Thrity Umrigar’s eighth novel follows the main character of her bestselling The Space Between Us (2006), the servant Bhima, over the course of a year. The life of Parvati, a minor character in that earlier novel, becomes intricately entwined with Bhima’s in this sequel.
Parvati has the sadder background of the two: Sold into prostitution as a young girl by her desperately poor father, she spent two decades in a brothel before one of her regulars asks her to marry him. She trades one horrific life for another, as she is regularly abused by him and is left penniless when he dies. Now Parvati exists by selling six cauliflowers a day from her spot at an outdoor market; she sleeps under the stairwell outside her nephew’s apartment and eats leftovers from a nearby restaurant.
Bhima has been forced to leave one of her servant jobs and is looking for a way to earn extra money to help send her granddaughter, Maya, to college. She meets Parvati at the market, and they form a working partnership. As the two lonely women grow closer, they gradually begin to share their stories, listening without judgment to the secrets they’ve hidden from others—poverty, illiteracy, sexual abuse, multiple abortions, offspring who died from AIDS. Nothing is left unsaid.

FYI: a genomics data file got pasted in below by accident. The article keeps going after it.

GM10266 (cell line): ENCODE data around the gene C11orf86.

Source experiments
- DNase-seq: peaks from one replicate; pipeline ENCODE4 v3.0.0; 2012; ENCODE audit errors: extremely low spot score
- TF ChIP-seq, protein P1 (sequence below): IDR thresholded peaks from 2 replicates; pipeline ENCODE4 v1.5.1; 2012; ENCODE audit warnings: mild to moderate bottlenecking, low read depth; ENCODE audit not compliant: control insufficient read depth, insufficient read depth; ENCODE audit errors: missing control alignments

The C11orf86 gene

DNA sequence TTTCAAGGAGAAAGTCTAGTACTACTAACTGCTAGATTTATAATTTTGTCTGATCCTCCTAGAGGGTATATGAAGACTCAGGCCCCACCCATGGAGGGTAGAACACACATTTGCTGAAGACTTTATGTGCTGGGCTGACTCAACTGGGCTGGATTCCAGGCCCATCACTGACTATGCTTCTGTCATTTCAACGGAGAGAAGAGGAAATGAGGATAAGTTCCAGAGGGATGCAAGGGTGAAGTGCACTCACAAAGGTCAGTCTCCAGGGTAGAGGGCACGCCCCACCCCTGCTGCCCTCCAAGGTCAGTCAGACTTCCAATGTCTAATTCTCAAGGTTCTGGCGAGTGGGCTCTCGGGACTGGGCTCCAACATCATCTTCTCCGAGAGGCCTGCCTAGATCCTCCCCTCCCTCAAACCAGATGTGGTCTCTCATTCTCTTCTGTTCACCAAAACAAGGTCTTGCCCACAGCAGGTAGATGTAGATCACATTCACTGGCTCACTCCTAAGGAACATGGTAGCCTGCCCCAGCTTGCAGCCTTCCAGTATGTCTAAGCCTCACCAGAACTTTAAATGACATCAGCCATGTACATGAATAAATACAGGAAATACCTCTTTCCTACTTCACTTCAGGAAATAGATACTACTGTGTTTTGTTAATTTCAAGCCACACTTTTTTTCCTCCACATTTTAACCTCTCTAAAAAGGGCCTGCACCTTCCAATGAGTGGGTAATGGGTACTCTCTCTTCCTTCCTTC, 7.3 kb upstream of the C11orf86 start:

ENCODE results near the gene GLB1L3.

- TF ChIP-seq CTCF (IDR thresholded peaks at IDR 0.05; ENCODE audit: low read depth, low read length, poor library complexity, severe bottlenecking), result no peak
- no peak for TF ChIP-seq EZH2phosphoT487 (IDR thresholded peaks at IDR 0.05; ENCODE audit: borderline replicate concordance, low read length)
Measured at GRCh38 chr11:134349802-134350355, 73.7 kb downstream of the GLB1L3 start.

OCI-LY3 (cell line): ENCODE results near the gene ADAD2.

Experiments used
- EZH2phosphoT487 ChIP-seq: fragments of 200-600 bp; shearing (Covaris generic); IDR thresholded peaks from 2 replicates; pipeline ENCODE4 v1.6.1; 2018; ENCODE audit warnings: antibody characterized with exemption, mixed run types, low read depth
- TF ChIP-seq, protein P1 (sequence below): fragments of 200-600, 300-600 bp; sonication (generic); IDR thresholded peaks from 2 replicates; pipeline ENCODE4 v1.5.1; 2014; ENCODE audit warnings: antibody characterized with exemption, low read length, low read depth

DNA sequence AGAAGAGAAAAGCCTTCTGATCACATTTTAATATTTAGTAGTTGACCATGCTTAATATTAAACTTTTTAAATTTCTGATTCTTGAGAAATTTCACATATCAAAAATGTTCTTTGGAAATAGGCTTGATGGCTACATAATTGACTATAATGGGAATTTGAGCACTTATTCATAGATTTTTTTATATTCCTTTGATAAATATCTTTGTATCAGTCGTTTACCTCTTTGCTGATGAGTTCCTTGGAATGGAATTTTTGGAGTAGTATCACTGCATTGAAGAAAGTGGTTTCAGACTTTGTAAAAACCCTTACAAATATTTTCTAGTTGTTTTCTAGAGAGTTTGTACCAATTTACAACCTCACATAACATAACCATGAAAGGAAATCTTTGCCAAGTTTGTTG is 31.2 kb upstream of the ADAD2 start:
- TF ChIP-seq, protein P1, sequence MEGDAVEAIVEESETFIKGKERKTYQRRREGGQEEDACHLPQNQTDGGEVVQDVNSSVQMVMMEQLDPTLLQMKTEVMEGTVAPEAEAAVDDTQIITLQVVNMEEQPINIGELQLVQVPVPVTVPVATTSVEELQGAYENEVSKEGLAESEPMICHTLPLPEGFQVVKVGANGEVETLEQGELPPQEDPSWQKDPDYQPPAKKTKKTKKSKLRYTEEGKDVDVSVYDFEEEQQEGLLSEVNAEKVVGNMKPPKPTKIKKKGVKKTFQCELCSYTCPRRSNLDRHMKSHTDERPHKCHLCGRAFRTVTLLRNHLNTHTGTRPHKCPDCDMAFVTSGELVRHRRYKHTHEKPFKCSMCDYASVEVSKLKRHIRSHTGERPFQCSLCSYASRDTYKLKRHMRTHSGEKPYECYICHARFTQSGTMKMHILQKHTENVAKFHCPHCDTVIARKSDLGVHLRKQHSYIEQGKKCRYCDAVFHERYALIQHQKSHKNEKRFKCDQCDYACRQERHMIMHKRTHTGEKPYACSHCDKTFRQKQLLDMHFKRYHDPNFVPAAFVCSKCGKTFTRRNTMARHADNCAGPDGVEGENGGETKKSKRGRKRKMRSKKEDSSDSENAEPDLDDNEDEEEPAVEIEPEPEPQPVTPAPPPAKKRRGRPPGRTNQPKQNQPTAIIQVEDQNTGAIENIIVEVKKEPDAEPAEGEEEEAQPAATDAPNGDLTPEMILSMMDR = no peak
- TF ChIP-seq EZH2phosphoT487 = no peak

Umrigar places these two old women, steeped in the strict class distinctions of their upbringing, in the midst of modern-day Mumbai. Through the character of Maya, the author builds hope for classes to better themselves, for gender equality and for a decrease in homophobia and sexual assault in India’s future. Her emotional portrayal of these two strong women will be a popular choice for book clubs, and for readers who enjoy multicultural family sagas.